tintinnabulation was our Word of the Day on 01/19/2015. Hear the podcast!
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Examples of tintinnabulation in a Sentence
the merry tintinnabulation of church bells
Did You Know?
If the sound of tintinnabulation rings a bell, that may be because it traces to a Latin interpretation of the sound a ringing bell makes. Our English word derives from tintinnabulum, the Latin word for "bell." That Latin word, in turn, comes from the verb tintinnare, which means "to ring, clang, or jingle." Like the English terms "ting" and "tinkle," tintinnare originated with a vocal imitation of the sound associated with it-that is, it is onomatopoeic. Edgar Allan Poe celebrates the sonic overtones of tintinnabulation in his poem "The Bells," which includes lines about "the tintinnabulation that so musically wells / From the bells, bells, bells, bells, / Bells, bells, bells-/ From the jingling and the tinkling of the bells."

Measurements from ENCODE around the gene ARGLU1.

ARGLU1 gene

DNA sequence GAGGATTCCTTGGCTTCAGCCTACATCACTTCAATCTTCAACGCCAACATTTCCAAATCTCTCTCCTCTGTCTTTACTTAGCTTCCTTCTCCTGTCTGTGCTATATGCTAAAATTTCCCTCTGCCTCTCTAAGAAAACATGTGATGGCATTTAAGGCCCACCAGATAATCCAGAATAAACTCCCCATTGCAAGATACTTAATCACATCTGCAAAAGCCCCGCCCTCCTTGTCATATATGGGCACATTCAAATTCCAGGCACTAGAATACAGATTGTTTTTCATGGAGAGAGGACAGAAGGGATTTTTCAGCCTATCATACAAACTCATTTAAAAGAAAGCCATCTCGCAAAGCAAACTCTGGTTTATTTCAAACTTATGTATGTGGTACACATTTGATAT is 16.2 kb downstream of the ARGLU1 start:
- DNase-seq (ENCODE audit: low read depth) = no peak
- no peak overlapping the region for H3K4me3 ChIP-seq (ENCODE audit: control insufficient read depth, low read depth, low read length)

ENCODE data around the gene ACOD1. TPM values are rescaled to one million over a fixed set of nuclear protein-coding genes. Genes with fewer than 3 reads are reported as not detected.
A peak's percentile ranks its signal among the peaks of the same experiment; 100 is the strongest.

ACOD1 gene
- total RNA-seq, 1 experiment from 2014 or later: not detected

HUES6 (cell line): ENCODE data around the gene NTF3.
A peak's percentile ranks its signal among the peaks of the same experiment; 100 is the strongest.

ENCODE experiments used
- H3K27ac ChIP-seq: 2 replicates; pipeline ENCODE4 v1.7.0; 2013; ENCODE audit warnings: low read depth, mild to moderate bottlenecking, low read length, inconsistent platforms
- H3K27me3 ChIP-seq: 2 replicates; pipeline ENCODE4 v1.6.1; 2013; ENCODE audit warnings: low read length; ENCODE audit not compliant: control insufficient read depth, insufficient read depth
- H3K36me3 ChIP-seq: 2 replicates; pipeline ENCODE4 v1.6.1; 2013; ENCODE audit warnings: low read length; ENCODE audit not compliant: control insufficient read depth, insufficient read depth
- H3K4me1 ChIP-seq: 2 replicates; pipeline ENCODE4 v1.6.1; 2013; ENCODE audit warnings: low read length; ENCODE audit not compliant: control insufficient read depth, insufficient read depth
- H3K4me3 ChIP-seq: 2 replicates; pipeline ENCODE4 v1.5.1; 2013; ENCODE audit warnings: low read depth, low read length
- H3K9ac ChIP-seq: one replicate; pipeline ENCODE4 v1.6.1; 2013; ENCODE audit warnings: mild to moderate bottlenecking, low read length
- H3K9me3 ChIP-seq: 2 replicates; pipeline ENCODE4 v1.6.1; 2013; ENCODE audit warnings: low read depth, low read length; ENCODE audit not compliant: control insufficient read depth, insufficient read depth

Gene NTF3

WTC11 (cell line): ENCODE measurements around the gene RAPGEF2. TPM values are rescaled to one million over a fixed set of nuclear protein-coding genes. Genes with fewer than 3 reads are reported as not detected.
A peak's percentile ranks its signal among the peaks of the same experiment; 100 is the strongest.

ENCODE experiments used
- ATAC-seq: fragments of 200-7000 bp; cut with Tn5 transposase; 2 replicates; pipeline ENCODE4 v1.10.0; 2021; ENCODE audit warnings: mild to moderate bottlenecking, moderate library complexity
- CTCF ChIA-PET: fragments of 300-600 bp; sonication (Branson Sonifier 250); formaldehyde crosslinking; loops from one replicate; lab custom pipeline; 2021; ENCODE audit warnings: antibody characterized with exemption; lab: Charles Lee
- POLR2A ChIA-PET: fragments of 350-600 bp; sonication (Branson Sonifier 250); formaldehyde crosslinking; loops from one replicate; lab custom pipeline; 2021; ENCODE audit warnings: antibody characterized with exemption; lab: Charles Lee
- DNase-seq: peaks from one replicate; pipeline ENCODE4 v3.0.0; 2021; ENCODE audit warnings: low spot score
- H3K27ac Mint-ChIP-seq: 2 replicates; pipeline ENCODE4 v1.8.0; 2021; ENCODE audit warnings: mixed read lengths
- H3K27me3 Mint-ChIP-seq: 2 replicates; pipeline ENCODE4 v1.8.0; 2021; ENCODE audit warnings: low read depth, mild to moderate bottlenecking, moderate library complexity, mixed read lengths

Origin and Etymology of tintinnabulation
First Known Use: 1831See Words from the same year
TINTINNABULATION Defined for English Language Learners
Learn More about tintinnabulation
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